Friday, May 20, 2011

Credit Line for Polar Bears

It all sounded so promising as if with the mere exchange of bids and offers  the world’s environmental problems would be resolved.  The Arctic Ice would once again spread out to provide a home and ‘fridge for great numbers of contented polar bears and rain forest frogs would regain their “mojo” to once again flourish in numbers.

The promise to set up a system for trading carbon credits was in the Marrakesh Accords that followed the internationally recognized Kyoto Agreement.  A carbon credit is the right to emit one ton of carbon or carbon dioxide equivalent or in shorthand tCO2e.  The idea was to use well-developed trading practices already found in world markets to give economic value to carbon emissions.  

First the Kyoto Agreement capped greenhouse gas emissions and then markets mechamisms are used to allocate the emissions among the group of regulated sources.  Projects or practices designed to reduce greenhouse gas emission subsequently earn carbon credits that can be used to offset the emissions of others.  This gives rise to value in the credits which can then be sold to finance those projects and future efforts.

Perhaps we have not yet attained security for the polar bear, but there has been some progress.  Currently there are six exchanges trading in carbon allowances:  the Chicago Climate Exchange or CMX, European Climate Exchange (managed by CMX), NASDAQ OMX Commoditie Europe, PowerNext, Commodity Exchange Bratislava and the European Energy Exchange.  Certified Emissions Reductions (CERs) and European Allowances (EAs) are exchanged on these platforms.  One contract is equal to 100 CERs or 100,000 metric tons of carbon or carbon dioxide. 

So far, industrial countries, mainly the U.S. and members of the European Union, represent the major buyers of CERs and EAs while India and China the two major sellers.  

With all those market platforms set up, an investor might thinks there is a large number of carbon credits to be exchanged.  One of the first exchanges to open for trading carbon credits, the Chicago Exchange has traded over 650,000 contracts since August 2009.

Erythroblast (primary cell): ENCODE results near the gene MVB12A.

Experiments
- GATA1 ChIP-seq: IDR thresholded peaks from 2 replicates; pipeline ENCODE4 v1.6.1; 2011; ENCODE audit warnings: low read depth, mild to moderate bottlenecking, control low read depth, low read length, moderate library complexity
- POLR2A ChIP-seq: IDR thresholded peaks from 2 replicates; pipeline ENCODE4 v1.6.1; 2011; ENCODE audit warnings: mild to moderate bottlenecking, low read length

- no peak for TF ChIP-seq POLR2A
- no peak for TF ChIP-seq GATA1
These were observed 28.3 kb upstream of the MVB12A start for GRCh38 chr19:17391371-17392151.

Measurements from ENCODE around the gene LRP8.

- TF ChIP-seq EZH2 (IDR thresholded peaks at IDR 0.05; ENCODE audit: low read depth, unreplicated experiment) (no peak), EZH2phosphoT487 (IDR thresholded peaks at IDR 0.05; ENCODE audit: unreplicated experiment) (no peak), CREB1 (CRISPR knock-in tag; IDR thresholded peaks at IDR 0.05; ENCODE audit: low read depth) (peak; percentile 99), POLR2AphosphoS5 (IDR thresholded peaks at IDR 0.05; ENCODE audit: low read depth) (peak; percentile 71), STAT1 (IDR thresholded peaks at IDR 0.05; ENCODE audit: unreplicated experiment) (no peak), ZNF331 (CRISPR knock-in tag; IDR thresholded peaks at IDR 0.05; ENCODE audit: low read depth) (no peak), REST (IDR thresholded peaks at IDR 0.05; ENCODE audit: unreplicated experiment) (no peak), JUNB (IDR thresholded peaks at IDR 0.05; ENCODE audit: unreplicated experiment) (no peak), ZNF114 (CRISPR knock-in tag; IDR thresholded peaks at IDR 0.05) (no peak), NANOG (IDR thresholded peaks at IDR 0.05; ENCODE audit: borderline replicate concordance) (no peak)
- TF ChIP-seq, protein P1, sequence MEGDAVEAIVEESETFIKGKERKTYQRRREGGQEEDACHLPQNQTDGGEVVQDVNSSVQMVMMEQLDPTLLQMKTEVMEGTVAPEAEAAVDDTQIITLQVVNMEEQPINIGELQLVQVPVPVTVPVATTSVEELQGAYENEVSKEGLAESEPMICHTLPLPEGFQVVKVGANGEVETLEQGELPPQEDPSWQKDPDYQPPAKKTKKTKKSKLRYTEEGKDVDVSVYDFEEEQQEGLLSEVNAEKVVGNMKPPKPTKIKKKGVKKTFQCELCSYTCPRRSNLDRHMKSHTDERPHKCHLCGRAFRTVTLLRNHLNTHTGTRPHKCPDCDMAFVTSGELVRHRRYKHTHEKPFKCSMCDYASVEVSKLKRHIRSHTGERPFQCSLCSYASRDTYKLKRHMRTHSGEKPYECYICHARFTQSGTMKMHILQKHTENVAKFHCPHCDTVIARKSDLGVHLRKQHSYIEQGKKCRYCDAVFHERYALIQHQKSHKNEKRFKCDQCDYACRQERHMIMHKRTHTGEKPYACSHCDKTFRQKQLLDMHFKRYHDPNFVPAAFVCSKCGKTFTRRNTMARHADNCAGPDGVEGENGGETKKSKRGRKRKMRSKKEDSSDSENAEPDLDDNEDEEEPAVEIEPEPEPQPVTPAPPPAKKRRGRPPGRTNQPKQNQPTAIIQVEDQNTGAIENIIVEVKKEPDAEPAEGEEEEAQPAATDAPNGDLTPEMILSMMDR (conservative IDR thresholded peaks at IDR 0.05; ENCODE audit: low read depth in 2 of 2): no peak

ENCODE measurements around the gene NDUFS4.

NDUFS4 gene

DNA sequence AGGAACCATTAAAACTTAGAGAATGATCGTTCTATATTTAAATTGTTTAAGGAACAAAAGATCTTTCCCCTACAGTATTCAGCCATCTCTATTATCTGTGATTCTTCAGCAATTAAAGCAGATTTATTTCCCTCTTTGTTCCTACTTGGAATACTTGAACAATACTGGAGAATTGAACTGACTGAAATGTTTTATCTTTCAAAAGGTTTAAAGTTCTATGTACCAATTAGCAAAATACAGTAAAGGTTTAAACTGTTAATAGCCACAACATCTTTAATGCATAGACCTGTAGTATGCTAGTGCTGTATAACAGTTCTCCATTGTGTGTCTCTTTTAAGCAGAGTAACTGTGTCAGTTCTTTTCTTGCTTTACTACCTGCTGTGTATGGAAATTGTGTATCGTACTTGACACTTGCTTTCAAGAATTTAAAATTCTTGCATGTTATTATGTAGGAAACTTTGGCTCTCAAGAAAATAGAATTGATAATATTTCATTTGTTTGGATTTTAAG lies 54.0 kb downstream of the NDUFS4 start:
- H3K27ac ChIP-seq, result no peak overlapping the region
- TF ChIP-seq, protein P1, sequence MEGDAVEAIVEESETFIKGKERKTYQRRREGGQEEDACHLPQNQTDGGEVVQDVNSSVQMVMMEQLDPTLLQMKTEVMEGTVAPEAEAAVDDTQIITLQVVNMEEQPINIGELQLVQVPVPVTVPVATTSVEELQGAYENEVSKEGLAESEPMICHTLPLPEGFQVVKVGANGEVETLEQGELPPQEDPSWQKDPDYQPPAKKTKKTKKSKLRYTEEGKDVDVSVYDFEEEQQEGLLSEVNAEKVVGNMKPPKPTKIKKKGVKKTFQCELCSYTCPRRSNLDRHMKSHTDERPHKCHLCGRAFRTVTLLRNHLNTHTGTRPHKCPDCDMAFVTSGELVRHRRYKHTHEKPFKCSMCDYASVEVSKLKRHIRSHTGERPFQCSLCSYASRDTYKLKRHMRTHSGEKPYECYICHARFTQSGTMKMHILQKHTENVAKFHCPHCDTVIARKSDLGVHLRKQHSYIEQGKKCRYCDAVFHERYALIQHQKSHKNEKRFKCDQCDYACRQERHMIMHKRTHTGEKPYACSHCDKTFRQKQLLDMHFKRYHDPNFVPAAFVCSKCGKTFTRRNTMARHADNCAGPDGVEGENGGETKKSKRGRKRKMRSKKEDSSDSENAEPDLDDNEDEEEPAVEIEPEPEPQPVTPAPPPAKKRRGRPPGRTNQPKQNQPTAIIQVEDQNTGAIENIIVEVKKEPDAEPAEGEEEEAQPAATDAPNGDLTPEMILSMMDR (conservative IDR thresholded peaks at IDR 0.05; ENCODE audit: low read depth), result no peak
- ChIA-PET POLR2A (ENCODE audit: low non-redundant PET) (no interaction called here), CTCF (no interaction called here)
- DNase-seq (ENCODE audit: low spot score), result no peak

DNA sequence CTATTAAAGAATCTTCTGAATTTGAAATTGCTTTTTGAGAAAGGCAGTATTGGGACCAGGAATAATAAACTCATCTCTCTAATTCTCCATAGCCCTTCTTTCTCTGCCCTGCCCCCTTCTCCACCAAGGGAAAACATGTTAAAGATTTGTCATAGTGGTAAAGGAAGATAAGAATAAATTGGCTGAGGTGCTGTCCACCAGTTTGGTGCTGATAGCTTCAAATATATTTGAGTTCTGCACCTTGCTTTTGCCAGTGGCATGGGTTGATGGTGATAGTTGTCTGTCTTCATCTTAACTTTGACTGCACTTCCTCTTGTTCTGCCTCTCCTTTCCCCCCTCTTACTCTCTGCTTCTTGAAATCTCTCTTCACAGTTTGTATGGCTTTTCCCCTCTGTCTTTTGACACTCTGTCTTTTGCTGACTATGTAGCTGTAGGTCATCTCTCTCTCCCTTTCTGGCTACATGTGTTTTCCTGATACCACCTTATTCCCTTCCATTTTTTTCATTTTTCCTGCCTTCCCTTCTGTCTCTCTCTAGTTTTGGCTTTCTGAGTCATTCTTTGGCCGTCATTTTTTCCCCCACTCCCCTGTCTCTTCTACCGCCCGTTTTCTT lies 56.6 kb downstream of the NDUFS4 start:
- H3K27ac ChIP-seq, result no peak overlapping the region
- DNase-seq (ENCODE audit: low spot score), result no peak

So far, industrial countries, mainly the U.S. and members of the European Union, represent the major buyers of CERs and EAs while India and China the two major sellers.  
The recent economic recession took its toll on trading volumes at the exchanges.  However, volumes are expected to recover as industrial activity resumes with the recovery.  The potential pipeline of CERs and EAs is in Europe is estimated to exceed 4 billion tons and 2.1 billion tons respectively through 2012. 

This might not impress some, but was enough to attract the attention of thieves.  After widespread reports of CER theft and fraud, the various exchanges have had to take measures to ensure the integrity of their platforms.  For example, in March 2011, Commodity Exchange Bratislava opened a suspicious carbon credits registry.

Animals the world over still have much cause for concern from an environmental standpoint, but it appears the ones with the opposable thumbs have taken a few steps to rebalance the planet.


Neither the author of the Small Cap Strategist web log, Crystal Equity Research nor its affiliates have a beneficial interest in the companies mentioned herein.

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